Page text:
The later half of the “Recent Works” series transitions from panel to paper as the canvas, and expands the enamel media to include chalk, charcoal, and graphite.  In context of this series, these final five pieces appear to be negatives and positives from extreme close-up photographs of the world in the previous paintings.  Each of these “negatives” appear to be scratched on the upper and lower thirds of the frame with a chaotic sound-wave-like fencing.  Is there an audio distortion that emerges as we look closer into this world?  When transitioning from the positive image of  “iii06b” to the seemingly corresponding negative of “iii06c”, the shift moves from ghostly to gloomy.   These closing images of the series indicate a more dour experience in the world of these images.  Danilczuk is exploring varying points of view within the darkness see what characteristics emerge.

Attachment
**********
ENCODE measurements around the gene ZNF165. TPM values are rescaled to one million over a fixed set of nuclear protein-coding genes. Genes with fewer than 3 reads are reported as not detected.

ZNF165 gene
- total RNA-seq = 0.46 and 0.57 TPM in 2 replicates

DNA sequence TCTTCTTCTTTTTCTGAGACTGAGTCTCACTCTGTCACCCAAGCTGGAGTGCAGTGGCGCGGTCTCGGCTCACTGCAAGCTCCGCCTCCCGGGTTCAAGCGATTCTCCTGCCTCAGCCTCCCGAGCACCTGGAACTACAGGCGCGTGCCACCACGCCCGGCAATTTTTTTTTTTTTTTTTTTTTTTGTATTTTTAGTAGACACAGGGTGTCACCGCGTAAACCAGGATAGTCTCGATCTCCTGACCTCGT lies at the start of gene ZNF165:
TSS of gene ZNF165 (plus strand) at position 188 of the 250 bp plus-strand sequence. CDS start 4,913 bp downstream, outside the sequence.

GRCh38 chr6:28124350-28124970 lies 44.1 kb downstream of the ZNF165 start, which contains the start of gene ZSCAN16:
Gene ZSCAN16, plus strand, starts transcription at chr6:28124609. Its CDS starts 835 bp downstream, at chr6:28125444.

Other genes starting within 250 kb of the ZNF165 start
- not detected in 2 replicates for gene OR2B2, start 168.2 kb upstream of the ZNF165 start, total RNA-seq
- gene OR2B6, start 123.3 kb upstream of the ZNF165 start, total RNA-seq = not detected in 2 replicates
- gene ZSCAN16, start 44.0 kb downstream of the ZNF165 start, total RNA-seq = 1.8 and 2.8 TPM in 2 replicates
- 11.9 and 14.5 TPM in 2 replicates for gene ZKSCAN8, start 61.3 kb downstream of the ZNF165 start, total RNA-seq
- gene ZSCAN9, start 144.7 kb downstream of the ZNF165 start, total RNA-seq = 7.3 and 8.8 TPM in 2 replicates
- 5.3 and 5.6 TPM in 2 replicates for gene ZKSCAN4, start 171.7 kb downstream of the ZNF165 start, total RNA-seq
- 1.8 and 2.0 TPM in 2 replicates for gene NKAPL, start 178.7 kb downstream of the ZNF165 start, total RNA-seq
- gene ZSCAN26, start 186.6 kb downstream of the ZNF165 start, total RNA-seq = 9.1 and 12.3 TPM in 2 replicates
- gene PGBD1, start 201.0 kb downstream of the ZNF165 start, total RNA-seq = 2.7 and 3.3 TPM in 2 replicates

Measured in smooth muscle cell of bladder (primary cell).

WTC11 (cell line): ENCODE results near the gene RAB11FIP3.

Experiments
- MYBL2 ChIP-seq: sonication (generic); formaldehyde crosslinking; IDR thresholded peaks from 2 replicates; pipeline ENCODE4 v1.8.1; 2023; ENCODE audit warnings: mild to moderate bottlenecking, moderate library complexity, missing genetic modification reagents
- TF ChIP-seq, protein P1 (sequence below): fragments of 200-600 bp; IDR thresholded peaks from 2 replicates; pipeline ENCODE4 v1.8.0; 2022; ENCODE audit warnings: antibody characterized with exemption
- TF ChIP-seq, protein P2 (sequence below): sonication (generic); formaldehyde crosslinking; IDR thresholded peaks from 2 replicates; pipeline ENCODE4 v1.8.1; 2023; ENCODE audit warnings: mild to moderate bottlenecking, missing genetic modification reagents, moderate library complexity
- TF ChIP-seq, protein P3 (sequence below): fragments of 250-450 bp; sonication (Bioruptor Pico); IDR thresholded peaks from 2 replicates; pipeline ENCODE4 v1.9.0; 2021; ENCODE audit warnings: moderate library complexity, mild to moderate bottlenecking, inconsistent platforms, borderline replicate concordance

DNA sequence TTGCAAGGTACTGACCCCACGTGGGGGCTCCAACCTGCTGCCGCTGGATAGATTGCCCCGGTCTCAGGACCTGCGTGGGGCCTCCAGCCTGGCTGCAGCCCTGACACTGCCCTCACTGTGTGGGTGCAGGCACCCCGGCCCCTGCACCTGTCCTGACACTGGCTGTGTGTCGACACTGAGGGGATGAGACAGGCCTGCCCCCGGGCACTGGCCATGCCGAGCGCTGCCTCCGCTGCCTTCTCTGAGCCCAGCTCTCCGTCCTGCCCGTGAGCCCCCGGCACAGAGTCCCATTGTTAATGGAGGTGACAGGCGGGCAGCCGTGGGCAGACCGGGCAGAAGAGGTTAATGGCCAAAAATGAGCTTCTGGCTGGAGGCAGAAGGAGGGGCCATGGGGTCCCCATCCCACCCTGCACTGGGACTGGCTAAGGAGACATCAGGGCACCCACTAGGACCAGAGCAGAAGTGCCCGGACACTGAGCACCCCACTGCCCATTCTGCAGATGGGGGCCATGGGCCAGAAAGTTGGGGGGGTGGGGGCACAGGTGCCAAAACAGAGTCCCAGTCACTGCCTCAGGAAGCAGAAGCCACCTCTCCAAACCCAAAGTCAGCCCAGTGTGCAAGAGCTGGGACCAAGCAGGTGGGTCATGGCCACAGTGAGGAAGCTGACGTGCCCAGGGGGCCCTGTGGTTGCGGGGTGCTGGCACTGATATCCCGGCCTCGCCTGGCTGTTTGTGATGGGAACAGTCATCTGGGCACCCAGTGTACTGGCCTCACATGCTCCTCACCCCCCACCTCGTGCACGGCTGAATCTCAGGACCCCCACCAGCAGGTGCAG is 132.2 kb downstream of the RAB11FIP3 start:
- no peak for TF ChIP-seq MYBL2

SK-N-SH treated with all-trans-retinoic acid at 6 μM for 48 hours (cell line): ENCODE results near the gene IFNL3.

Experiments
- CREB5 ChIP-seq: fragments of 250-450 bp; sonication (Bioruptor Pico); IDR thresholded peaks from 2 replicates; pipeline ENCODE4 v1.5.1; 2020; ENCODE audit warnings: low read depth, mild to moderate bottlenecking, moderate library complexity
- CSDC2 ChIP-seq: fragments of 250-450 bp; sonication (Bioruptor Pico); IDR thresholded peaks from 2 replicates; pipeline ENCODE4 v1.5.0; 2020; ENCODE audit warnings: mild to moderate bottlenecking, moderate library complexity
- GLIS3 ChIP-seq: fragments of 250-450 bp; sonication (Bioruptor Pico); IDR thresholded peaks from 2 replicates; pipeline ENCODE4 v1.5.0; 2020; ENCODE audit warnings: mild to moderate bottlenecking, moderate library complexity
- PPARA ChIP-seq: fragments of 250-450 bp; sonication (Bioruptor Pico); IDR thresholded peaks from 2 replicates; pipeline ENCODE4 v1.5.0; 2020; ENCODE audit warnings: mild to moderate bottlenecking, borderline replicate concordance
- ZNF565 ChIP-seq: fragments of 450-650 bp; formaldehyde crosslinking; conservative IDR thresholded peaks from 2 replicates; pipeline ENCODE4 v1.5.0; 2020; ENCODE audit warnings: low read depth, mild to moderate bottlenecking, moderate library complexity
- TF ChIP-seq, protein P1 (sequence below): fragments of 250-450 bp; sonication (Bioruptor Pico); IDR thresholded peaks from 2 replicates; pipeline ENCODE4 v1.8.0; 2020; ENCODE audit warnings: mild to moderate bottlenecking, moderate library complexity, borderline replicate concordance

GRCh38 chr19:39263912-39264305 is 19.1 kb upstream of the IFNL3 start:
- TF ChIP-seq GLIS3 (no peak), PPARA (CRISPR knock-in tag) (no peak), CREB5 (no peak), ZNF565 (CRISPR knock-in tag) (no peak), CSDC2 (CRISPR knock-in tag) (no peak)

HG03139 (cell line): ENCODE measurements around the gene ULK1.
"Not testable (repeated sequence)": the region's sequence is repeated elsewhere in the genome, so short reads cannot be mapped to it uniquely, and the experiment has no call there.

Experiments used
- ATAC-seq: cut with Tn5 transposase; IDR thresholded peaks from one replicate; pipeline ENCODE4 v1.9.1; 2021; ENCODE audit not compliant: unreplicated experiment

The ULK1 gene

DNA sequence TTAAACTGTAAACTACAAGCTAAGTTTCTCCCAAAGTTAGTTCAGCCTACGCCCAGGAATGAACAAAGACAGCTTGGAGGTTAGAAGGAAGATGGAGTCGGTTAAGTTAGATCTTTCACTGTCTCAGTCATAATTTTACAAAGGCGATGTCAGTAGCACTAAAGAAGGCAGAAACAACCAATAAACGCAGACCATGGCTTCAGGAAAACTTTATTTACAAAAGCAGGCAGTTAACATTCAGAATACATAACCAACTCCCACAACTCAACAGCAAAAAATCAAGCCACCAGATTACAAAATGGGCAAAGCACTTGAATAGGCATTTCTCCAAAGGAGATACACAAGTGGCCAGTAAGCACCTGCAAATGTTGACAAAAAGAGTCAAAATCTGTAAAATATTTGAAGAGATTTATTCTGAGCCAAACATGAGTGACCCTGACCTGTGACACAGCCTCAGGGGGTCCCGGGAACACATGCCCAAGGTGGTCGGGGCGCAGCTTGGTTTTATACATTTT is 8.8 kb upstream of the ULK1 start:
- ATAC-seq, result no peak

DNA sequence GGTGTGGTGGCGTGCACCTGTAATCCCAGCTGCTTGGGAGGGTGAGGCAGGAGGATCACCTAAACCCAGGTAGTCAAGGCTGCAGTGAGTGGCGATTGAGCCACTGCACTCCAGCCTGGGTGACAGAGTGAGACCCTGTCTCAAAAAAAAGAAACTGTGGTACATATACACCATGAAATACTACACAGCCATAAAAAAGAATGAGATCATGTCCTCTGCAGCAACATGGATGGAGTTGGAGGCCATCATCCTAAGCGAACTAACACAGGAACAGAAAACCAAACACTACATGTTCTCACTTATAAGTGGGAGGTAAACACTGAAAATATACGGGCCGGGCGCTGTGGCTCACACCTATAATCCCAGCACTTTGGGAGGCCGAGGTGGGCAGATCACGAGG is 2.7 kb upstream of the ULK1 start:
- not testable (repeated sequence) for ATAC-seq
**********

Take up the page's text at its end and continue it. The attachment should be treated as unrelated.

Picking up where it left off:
Another particularly compelling series from Nathan Danilczuk is his “Works On Panel.”  “vii03a” creates a stone-like texture and color scheme where scratches attack the darker tones in the panel.   The effect conjures a feeling of being trapped and trying to get out.  The stone texture is particularly intriguing as he’s wielding much structurally weaker materials to create a surface that so convincingly conveys such strength.  The scrawls on this overpowering surface are dwarfed within the callus landscape.  “v02a” merges four color-quadrants.  A robust rusty red in the left quadrant crosses black and white center quadrants towards the earth toned grey and light-brown right quadrant.  The swirling mix of these distinct color areas conjures a stormy center.  The colors are colliding and changing the landscape of what they come in contact with.  Similarly, there are scrawls covering the surface of the entire panel.   In this case, the effect adds another dimension of texture to the already rugged surface.  More than any other artist with the possible exception of Van Gogh, I am compelled to reach out and run my hands along the surface of the painting.  It is a child-like experience of discovery that I’m transported to because this world before me is so new.  I am compelled to learn about it through visual and physical exploration.  Danilczuk remarkably creates such unique visual experiences through his painting the feel like nothing you’ve experienced before.